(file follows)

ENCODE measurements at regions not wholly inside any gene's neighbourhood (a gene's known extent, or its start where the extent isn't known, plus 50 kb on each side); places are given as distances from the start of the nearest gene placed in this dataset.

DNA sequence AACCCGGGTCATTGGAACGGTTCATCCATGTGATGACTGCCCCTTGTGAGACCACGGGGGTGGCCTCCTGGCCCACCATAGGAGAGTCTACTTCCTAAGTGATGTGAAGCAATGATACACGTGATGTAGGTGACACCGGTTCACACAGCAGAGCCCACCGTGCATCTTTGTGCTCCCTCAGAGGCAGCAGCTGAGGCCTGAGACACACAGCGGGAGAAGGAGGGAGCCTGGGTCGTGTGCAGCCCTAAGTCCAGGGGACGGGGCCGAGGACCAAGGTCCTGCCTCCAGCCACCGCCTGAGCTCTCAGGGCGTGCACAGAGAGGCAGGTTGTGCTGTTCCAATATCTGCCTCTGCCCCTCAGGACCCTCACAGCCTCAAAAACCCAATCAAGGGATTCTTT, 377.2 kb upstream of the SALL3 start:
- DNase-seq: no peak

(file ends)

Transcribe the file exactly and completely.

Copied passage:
ENCODE measurements at regions not wholly inside any gene's neighbourhood (a gene's known extent, or its start where the extent isn't known, plus 50 kb on each side); places are given as distances from the start of the nearest gene placed in this dataset.

DNA sequence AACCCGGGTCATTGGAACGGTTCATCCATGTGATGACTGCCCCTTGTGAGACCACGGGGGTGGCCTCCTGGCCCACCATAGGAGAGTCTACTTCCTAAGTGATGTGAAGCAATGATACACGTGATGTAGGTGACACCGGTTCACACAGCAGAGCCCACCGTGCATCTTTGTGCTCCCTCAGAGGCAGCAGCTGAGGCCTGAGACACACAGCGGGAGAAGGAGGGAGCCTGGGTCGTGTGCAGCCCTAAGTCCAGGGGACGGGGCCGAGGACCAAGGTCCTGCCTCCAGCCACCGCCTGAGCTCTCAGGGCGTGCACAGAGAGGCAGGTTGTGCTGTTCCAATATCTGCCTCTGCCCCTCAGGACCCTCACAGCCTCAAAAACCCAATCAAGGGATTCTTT, 377.2 kb upstream of the SALL3 start:
- DNase-seq: no peak